Ignore fuel price hike rumour, NNPC tells Nigerians

PIC. 6. FUEL QUEUE AT A FILLING STATION ON THE INDEPENDENCE AVENUE, CENTRAL BUSINESS DISTRICT IN ABUJA ON MONDAY (16/11/15).
7200/16/11/2015/BJO/NAN
PIC. 6. FUEL QUEUE AT A FILLING STATION ON THE INDEPENDENCE AVENUE, CENTRAL BUSINESS DISTRICT IN ABUJA ON MONDAY (16/11/15). 7200/16/11/2015/BJO/NAN

The Nigerian National Petroleum Corporation, NNPC on Wednesday asked Nigerians to ignore speculations about possible increase in the prices of petroleum products.

Following last Monday’s N1 (about 16.4 per cent) review of the bridging allowance to transporters from N6.20 to N7.20 per litre, speculations were rife that government was preparing grounds for another increase in the pump price of Premium Motor Spirit, PMS, popularly called petrol, from the prevailing price.

But, the Chief Operating Officer, COO, in charge of Downstream operations of the Corporation, Henry Ikem-Obih, said in Abuja on Wednesday there was no such plan by government or any of its agencies to review the pump price of petrol above the current N145 per litre.

Mr. Ikem-Obih explained that the review of the bridging cost was achieved after an adjustment was made in the “lightering expenses” from N4 to N3 per litre, pointing out the difference was transferred to compensate for the cost of bridging in the pricing template.

The bridging allowance refers to the cost element built into the products pricing template to ensure a uniform price of petrol across the country, while lightering expenses involve charges for moving products to depot area from mother vessels by light vessels due to the inability of the former to berth in shallow water depth.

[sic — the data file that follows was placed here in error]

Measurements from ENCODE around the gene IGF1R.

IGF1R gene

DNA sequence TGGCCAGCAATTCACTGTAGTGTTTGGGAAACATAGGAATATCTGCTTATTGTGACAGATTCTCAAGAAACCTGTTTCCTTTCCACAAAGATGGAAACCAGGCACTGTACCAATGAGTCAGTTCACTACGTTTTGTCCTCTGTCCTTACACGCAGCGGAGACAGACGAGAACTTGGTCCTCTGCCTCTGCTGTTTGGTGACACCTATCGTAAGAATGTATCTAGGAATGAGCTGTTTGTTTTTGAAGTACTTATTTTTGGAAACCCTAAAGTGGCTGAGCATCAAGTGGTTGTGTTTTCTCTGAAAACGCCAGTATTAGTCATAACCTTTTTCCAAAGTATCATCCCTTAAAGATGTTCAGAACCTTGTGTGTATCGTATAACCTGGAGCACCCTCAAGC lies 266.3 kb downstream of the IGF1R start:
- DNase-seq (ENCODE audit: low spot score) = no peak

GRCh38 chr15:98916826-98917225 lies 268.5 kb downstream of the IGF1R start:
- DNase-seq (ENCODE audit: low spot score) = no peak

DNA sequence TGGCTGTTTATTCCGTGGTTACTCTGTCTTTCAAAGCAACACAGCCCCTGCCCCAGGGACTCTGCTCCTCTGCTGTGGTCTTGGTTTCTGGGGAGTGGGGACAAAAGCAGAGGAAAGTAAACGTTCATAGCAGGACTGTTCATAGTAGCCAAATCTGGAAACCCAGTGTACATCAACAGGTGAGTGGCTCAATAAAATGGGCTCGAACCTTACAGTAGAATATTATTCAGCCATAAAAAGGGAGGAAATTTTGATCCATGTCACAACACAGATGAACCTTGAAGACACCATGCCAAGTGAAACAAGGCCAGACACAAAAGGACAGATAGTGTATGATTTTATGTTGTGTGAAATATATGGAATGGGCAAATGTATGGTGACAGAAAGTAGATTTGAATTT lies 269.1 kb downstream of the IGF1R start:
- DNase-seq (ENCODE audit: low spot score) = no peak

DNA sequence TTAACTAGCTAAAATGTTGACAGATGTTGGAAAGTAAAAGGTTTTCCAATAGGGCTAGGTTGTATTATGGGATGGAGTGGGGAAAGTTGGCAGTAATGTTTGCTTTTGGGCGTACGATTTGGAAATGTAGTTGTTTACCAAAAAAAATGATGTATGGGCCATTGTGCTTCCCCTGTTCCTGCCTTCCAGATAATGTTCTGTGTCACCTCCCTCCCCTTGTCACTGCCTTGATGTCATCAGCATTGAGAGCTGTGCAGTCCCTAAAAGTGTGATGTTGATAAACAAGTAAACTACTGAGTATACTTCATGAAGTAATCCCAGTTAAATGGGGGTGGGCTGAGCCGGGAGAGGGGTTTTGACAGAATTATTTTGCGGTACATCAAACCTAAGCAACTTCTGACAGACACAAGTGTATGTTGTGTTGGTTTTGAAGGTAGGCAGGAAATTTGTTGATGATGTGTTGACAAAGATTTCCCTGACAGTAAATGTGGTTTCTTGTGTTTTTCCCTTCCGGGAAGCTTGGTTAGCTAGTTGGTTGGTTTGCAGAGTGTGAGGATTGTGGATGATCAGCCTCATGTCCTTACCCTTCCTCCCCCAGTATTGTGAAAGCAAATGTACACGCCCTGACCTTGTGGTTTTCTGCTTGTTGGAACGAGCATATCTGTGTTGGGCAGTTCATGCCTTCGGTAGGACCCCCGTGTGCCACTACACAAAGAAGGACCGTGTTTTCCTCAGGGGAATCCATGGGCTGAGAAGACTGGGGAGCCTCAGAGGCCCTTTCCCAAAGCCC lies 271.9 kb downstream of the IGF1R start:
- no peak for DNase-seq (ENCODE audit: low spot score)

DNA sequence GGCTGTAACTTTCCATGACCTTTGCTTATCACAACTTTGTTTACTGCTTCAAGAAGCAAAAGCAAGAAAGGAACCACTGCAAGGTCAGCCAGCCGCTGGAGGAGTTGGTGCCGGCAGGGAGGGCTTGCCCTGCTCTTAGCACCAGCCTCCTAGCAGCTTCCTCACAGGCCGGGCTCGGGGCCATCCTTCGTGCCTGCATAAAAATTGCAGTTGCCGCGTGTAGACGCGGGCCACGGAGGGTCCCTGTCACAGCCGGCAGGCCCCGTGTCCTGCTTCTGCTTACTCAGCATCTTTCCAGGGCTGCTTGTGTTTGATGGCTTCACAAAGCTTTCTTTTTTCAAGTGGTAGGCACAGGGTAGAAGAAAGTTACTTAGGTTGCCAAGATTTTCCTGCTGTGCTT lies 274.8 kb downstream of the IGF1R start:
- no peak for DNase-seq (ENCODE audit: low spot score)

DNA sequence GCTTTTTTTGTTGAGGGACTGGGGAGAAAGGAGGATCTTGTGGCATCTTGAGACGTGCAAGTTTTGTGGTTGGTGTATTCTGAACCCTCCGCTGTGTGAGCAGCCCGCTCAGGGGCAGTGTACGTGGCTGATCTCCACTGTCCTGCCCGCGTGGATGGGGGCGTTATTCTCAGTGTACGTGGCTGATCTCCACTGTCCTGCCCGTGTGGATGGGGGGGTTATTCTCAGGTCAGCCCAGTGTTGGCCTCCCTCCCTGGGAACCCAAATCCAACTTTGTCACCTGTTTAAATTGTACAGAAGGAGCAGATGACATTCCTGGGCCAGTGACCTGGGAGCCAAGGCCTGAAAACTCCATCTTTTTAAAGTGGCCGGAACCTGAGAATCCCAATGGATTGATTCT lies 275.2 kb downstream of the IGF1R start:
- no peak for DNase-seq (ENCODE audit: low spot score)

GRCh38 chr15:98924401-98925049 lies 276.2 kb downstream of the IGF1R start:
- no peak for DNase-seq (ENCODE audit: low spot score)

“What happened, in simple language, is a rebalancing of the margins allowed and approved for stakeholders. So, what the Petroleum Products Pricing Regulatory Agency, PPPRA, did was to take N1 from lightering expenses and add same to the bridging allowance. That is how we arrived at N7.20. Therefore, PMS remains at the ceiling of N145 per litre,’’ he said.

On the availability of product, the COO said the country had about 1.3 billion litres of petrol, which translated to an inventory of about 36 days’ sufficiency.

“What this means is that even if we stop importation or refining of petrol right now, we have enough products in-country to provide for the needs of every Nigerian for a period of 36 days,’’ he said.

Mr. Ikem-Obih noted that the supply availability was bolstered with the production of petrol from the three refineries located in Port Harcourt, Warri and Kaduna.

“There is absolutely no risk of shortage in supply as we also continue to import to support the production from the refineries, we have informed the Department of Petroleum Resources, DPR, to enforce the prevailing N145 per litre price regime and also ensure that every service station that has fuel is selling to the public,’’ he said.

He reiterated the readiness of the NNPC Management under the leadership of Maikanti Baru to sustain the existing cordial relations between the NNPC and the leadership of the downstream industry unions and other stakeholders.
He said the DPR, which is the regulatory arm of the industry, had been alert to sanction fuel station owners who engage in hoarding or charge consumers in excess of the approved pump price of petrol.

The NNPC GMD, Maikanti Baru, had announced the review of the bridging allowance on Monday at a mediation meeting between the Petroleum Tanker Drivers, PTD, and the Nigerian Association of Road Transport Owners, NARTO, which led to the suspension of a strike action embarked upon by members of National Union of Petroleum and Natural Gas Workers.


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